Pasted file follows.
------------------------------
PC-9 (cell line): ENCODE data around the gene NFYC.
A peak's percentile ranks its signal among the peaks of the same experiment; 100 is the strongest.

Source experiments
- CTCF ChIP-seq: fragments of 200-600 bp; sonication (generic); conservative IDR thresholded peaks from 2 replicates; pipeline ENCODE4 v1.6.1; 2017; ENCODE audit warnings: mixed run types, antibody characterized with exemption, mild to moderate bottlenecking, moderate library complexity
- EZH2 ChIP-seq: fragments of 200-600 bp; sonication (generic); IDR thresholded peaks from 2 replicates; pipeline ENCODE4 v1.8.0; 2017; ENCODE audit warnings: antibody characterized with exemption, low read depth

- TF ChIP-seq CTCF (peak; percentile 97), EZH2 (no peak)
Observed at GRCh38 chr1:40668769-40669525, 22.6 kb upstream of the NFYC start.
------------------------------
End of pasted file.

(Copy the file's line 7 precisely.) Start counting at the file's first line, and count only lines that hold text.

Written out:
Observed at GRCh38 chr1:40668769-40669525, 22.6 kb upstream of the NFYC start.